WOUNDS are divided into several kinds.
Incised Wounds are very common. Being made with sharp instruments, they are cuts, and have no laceration or tearing about them.
Stabs, or Punctured Wounds, form another class. They are made with pointed weapons, as bayonets, lances, swords, and daggers. They are more dangerous than the former, because they penetrate to a greater depth, injuring blood vessels, nerves, bowels, and other organs.
Contused and Lacerated Wounds form still another class. They embrace gun shot wounds, and all those produced by blunt instruments. They tear, and bruise, and mash the flesh.
Poisoned Wounds form yet another class. They are such as are united with the introduction of some venomous poison into the incised, or punctured, or contused part. Stings and bites of venomous insects and snakes are of this class also the wounds made by poisoned arrows.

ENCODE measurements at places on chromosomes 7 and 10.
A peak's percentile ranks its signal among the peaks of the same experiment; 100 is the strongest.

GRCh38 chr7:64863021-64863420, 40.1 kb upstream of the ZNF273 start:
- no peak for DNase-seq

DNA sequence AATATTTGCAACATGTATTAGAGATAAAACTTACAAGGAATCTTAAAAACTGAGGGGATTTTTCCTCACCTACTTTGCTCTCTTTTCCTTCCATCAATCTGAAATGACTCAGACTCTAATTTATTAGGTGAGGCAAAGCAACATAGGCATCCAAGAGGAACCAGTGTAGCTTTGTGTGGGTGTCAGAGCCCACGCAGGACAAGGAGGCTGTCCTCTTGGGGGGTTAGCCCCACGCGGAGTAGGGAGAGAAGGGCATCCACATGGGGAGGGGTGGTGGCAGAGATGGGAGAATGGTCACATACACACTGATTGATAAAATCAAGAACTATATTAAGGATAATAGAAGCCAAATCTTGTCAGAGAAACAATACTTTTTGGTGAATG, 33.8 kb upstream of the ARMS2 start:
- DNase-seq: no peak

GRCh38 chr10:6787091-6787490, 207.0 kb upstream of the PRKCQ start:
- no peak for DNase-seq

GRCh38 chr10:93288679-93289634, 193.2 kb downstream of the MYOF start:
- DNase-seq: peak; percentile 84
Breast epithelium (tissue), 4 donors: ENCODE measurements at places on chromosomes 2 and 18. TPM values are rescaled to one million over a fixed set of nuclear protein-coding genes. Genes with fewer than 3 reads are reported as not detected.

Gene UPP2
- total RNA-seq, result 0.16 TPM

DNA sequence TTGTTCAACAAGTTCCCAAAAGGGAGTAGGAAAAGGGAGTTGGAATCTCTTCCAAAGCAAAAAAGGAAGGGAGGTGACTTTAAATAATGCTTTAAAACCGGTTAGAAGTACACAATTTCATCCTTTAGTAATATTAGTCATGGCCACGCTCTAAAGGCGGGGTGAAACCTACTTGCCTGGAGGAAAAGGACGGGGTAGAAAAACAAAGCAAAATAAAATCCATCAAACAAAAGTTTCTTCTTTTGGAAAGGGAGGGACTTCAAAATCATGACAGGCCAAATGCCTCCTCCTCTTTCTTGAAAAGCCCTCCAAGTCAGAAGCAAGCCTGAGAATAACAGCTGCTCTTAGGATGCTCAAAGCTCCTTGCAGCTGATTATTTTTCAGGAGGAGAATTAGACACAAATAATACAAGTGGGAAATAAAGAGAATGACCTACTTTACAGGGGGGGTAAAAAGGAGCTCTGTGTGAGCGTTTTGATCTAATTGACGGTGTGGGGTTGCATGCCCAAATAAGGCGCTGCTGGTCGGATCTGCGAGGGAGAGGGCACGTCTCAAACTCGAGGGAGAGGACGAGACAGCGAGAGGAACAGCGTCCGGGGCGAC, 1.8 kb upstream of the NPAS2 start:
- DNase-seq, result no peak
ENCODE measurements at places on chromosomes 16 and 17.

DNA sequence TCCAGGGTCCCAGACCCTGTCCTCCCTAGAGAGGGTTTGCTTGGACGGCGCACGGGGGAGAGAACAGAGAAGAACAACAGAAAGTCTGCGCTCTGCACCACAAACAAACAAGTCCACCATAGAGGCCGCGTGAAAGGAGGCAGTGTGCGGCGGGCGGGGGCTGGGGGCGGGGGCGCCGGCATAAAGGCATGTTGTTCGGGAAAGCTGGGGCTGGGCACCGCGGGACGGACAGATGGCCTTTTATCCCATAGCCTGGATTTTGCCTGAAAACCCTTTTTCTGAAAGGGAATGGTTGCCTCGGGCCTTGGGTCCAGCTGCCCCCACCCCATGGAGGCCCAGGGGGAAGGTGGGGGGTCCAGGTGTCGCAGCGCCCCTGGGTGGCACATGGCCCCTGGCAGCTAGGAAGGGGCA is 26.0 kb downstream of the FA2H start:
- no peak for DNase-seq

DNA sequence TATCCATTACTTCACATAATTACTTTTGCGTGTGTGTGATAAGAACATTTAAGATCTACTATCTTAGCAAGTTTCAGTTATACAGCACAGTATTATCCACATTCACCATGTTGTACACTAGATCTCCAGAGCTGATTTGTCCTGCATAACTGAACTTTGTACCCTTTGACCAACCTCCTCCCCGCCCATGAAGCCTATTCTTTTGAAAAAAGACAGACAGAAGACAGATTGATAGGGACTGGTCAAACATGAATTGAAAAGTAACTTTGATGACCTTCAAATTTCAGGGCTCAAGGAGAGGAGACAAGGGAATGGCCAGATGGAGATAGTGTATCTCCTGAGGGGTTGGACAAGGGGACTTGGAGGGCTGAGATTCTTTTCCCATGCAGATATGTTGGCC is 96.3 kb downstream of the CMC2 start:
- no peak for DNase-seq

Simple Wounds are such as are inflicted on a health subject with a clean, sharp instrument.
Complicated Wounds are those inflicted when the state of the whole system, or of the wounded part, is such as to make it necessary for the surgeon to deviate from the treatment needed for a simple wound, as, for example, when there is bleeding, or nervous symptoms, or great pain, or locked jaw, or much contusion, or erysipelas.
Lacerated wounds are more dangerous than incised ones, because the parts are stretched and otherwise injured, besides being separated.
A very small wound upon the brain, the spinal marrow, the bowels, or the heart, will often prove fatal, because the functions of these parts are intimately connected with life.
Wounds of young persons heal much more rapidly and kindly than those of old persons.
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